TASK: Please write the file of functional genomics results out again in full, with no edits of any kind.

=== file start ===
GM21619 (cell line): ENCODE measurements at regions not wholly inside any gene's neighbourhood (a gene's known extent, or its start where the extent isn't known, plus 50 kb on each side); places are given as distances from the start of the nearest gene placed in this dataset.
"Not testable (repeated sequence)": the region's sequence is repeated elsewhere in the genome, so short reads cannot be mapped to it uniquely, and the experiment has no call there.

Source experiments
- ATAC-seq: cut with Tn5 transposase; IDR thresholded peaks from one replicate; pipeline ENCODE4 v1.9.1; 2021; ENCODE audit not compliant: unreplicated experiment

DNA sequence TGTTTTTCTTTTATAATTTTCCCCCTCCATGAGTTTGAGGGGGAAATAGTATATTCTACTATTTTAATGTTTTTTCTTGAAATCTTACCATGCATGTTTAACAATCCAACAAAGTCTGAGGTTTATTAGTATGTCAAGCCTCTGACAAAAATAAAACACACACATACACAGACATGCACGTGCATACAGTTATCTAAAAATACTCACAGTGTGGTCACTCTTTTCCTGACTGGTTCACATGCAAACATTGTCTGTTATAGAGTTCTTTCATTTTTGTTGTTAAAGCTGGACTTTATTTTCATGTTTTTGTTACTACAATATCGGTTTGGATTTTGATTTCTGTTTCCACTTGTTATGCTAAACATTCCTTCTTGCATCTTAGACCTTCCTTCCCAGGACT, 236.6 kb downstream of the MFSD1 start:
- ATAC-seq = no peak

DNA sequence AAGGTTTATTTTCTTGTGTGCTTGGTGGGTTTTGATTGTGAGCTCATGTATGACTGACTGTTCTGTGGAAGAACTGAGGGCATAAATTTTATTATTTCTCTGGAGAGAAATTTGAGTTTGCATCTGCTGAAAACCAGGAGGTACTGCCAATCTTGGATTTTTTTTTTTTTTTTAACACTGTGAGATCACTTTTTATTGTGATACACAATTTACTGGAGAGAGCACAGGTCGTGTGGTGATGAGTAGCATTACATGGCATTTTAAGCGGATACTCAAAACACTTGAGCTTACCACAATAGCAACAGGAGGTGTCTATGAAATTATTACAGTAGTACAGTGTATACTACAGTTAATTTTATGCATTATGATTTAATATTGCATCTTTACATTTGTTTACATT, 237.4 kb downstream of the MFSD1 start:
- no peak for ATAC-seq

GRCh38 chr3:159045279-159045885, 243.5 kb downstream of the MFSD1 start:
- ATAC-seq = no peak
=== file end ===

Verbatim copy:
GM21619 (cell line): ENCODE measurements at regions not wholly inside any gene's neighbourhood (a gene's known extent, or its start where the extent isn't known, plus 50 kb on each side); places are given as distances from the start of the nearest gene placed in this dataset.
"Not testable (repeated sequence)": the region's sequence is repeated elsewhere in the genome, so short reads cannot be mapped to it uniquely, and the experiment has no call there.

Source experiments
- ATAC-seq: cut with Tn5 transposase; IDR thresholded peaks from one replicate; pipeline ENCODE4 v1.9.1; 2021; ENCODE audit not compliant: unreplicated experiment

DNA sequence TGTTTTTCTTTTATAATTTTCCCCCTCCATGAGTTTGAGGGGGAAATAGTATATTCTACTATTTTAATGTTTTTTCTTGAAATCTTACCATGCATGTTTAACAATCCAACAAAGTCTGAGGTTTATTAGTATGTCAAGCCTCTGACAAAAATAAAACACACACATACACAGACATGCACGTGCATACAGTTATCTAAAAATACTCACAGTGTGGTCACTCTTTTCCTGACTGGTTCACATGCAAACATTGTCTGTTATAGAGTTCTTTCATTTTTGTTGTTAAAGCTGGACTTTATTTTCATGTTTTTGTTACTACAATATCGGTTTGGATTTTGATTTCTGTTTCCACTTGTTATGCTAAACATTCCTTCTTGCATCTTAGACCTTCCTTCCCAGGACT, 236.6 kb downstream of the MFSD1 start:
- ATAC-seq = no peak

DNA sequence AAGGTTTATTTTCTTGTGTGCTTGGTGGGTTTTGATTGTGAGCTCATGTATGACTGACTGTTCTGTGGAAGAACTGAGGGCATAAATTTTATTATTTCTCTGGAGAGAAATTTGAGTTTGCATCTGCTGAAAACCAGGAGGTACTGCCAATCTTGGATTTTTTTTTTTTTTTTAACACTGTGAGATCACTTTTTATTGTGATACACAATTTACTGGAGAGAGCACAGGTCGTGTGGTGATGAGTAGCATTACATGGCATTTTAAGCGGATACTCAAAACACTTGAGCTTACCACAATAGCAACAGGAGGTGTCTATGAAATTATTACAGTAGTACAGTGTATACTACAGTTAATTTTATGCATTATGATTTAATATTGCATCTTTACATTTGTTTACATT, 237.4 kb downstream of the MFSD1 start:
- no peak for ATAC-seq

GRCh38 chr3:159045279-159045885, 243.5 kb downstream of the MFSD1 start:
- ATAC-seq = no peak